related publications

The ideal worker project (2023 and in the near future?)

Related to the above project is the project on measuring and thinking about how to change the ideal worker norm. As many of you know, one of my life long goal is to slay the dragon that is the persistent long-hours based ideal worker norm that prevails in so many different countries, including Korea, UK, and the US - all three of the countries I was born, raised and lived most of my life in. I mention in my book and articles how this is possibly the biggest reason why flexible working doesn't work the way it is supposed to with regards to gender equality and workers' well-being - namely leading to the (gendered) paradox. My project idea is then to try to explore a bit further the norms around who the ideal worker is, and how it varies for workers' and managers as well as across countries. Having lived in the Netherlands and also spent quite a bit of time in Berlin, and Denmark I think there are genuine differences in the norm around the ideal worker in light of the different modes of capitalism across these countries (I know Berlin is not a country). Most importantly this issue of variation relates to how we can change the ideal worker norm so that it is someone who has responsibilities outside of work who is able to better balance work with family life and work fewer but focused hours, autonomously.

I don't have much time to spend on this right now, but at the moment working on a couple of papers which aims to look at the ideal worker norm and its impact on flexible working outcomes/stigma, and also working with Jan Muller(Zurich) on measuring the ideal worker (vs work life balance norm) in Switzerland using survey data and job application data.  I may incorporate this idea of the ideal worker norm in some of the experimental data surveys I will be conducting with the stigma projects.

Working from home during COVID-19 lockdown (2020 april ish - on going)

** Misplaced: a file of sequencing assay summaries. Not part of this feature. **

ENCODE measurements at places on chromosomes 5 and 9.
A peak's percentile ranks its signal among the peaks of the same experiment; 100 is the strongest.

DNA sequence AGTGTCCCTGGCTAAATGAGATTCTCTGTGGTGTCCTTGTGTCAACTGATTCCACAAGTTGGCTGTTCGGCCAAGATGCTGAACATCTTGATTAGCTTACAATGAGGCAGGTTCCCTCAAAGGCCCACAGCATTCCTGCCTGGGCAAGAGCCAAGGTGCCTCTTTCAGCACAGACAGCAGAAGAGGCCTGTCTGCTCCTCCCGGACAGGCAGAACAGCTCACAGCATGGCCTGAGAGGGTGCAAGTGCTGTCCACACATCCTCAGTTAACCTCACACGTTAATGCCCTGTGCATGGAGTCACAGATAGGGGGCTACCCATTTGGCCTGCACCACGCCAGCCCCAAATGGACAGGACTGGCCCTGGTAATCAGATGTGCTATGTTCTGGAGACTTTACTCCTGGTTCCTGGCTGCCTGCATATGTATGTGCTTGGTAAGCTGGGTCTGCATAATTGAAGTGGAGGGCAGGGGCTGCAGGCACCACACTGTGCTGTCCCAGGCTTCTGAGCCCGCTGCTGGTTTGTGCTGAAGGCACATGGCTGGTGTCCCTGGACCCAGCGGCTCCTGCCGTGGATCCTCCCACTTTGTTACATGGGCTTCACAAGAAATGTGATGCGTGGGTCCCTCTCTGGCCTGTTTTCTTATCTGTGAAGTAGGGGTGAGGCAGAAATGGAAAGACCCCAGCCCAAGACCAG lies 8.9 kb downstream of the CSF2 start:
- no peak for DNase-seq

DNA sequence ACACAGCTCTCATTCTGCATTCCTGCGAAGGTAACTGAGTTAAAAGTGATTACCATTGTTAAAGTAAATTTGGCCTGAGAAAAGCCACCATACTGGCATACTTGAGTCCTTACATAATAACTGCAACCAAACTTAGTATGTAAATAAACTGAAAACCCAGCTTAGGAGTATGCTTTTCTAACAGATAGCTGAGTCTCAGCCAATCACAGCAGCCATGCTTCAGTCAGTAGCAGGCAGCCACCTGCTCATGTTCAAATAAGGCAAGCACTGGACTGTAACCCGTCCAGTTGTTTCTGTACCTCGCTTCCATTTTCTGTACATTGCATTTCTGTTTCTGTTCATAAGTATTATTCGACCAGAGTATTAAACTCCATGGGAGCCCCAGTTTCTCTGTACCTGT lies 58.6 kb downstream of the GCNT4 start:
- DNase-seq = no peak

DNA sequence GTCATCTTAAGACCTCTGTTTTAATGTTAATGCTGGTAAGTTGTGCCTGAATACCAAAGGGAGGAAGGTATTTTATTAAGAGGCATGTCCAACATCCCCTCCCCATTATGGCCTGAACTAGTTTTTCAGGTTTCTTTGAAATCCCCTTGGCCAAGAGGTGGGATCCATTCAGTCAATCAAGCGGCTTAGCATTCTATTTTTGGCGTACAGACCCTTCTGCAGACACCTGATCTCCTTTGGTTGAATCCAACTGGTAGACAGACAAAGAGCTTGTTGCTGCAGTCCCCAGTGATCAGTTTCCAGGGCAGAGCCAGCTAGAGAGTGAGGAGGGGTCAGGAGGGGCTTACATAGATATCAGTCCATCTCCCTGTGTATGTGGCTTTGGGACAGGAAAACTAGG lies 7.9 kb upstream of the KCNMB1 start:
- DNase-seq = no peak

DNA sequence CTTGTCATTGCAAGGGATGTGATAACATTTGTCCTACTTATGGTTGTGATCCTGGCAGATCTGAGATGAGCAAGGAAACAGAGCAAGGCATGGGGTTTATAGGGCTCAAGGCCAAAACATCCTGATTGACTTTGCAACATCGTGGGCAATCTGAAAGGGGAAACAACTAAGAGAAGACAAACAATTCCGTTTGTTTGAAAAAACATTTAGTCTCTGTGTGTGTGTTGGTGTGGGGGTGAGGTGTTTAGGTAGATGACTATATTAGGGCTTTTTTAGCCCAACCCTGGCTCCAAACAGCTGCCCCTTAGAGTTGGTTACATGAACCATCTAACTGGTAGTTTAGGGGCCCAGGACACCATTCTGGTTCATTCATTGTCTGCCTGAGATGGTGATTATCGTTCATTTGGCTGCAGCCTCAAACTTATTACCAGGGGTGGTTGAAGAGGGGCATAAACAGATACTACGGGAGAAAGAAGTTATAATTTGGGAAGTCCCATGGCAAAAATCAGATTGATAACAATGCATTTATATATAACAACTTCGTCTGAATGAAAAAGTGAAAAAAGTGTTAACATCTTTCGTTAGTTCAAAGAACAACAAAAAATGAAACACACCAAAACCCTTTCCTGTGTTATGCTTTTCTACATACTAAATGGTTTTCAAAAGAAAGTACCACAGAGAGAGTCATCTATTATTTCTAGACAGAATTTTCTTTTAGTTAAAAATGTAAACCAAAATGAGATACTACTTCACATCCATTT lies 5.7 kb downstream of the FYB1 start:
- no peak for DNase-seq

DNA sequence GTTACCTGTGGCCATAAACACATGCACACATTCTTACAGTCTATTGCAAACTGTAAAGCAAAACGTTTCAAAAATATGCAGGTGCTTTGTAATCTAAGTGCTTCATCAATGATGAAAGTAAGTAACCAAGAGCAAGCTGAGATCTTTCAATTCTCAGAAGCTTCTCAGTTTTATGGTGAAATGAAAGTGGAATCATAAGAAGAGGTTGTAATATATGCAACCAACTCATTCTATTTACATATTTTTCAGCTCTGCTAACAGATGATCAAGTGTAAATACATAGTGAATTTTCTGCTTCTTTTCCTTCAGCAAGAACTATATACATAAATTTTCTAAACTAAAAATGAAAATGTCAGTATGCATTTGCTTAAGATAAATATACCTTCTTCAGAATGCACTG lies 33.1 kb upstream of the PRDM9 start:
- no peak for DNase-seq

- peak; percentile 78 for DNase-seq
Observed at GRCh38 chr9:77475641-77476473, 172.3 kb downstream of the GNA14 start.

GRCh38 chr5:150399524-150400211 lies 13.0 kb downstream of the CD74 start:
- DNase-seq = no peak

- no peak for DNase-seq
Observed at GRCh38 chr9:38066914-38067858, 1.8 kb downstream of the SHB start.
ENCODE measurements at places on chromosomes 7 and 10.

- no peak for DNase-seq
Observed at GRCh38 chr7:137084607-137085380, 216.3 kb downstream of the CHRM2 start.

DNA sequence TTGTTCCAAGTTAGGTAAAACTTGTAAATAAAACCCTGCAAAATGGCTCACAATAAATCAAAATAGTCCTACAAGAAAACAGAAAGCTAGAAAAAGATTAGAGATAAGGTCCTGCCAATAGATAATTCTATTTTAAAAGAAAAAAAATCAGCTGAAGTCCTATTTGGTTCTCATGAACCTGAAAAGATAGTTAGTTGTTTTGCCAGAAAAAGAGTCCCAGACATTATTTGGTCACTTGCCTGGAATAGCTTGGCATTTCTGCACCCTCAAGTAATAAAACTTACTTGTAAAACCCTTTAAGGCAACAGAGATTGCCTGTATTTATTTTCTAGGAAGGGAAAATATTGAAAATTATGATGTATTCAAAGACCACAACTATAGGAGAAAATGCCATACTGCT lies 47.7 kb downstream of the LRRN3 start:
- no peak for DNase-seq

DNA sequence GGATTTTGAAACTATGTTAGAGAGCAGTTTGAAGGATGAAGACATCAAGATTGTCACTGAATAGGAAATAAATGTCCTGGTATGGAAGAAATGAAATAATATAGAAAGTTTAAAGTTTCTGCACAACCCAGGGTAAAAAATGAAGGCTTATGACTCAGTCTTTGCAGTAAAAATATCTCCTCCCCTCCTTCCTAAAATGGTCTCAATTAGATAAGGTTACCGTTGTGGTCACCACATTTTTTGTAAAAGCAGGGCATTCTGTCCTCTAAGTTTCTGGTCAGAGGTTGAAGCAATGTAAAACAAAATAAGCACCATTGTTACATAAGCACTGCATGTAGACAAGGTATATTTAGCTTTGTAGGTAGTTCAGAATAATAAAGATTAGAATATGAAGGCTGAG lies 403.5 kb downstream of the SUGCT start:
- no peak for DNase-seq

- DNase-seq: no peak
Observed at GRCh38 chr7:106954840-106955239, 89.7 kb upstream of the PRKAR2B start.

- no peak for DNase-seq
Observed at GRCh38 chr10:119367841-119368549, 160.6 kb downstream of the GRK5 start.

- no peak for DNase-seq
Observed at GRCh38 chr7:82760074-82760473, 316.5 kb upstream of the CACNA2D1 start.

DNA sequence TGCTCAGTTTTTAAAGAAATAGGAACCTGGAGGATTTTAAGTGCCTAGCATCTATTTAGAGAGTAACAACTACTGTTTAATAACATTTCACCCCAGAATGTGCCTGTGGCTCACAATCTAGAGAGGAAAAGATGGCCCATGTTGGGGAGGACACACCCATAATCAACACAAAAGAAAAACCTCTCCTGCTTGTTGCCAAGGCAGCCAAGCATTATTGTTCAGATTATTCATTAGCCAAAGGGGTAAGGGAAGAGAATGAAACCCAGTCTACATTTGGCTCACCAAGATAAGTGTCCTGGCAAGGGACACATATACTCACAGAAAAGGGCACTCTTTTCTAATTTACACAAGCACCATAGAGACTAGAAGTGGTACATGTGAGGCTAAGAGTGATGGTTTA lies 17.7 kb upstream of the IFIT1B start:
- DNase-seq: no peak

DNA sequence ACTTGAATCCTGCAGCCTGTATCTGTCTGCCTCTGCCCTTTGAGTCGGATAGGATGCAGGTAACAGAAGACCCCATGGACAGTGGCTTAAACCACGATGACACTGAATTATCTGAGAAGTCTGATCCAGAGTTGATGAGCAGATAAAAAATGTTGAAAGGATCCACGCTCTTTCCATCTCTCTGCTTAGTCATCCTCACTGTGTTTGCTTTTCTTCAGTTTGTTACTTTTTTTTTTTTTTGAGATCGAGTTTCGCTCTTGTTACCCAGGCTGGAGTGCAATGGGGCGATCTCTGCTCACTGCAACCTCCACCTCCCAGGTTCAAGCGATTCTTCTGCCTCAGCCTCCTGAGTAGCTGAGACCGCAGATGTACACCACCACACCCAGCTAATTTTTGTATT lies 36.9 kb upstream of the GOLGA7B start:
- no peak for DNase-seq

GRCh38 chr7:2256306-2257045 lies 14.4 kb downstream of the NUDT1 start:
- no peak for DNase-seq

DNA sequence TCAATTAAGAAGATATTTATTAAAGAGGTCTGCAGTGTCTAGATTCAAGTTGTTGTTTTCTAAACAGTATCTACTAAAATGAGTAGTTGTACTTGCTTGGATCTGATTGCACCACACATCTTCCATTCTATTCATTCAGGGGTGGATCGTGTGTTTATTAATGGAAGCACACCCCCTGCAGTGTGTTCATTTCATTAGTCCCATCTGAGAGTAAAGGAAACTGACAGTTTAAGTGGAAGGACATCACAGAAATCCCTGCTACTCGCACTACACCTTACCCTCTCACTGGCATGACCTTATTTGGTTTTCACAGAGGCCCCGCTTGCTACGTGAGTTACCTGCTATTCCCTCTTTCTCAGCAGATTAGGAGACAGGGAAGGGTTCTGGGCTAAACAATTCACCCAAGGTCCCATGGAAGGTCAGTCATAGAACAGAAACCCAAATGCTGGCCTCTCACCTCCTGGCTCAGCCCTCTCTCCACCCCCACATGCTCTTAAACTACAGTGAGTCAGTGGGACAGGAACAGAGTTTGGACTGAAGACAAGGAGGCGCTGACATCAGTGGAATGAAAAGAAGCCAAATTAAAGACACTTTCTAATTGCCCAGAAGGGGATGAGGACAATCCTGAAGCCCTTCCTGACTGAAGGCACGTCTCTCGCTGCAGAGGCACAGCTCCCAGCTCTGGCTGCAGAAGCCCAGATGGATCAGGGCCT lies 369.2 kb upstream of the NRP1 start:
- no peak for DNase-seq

With Sarah Forbes and Holly Birkett of Birmingham Business School, we conducted a survey of workers (mostly parents) on their experiences of working from home, their attitudes/preferences towards flexible working especially in the future, and how this shaped division of housework/childcare, their mental health issues etc. The report is now out and more about this can be found here: 

publications from this project include:

Division of Mental load among couples (2018 and on going)

We (Anke Plagnol and Shireen Kanji) have received some seed funding from City University to carry out some quantitative survey of how mental load is divided among couples. This will be one of the first papers to try to capture the concept of mental load through a survey technique and we hope to find instruments that can be validated and used by others. Started in Autumn 2019 - on going.


Shared care of children between couples and well-being outcomes for the family (2018 and on going)

We (with Pierre Walthery) have been awarded a grant by the UK Government Equalities Office to carry out a literature review and a data analysis - using the UK Time Use Survey 2015 to examine the patterns of care among parents, how work patterns related to sharing of care, and how shared childcare between parents influence well-being outcomes of children and parents. The project ran from December 2018 to February 2021 - and we are currently submitting journal articles that were written off of this project.

The two reports from this project are

Previous Projects (till 2018)

Other awarded grants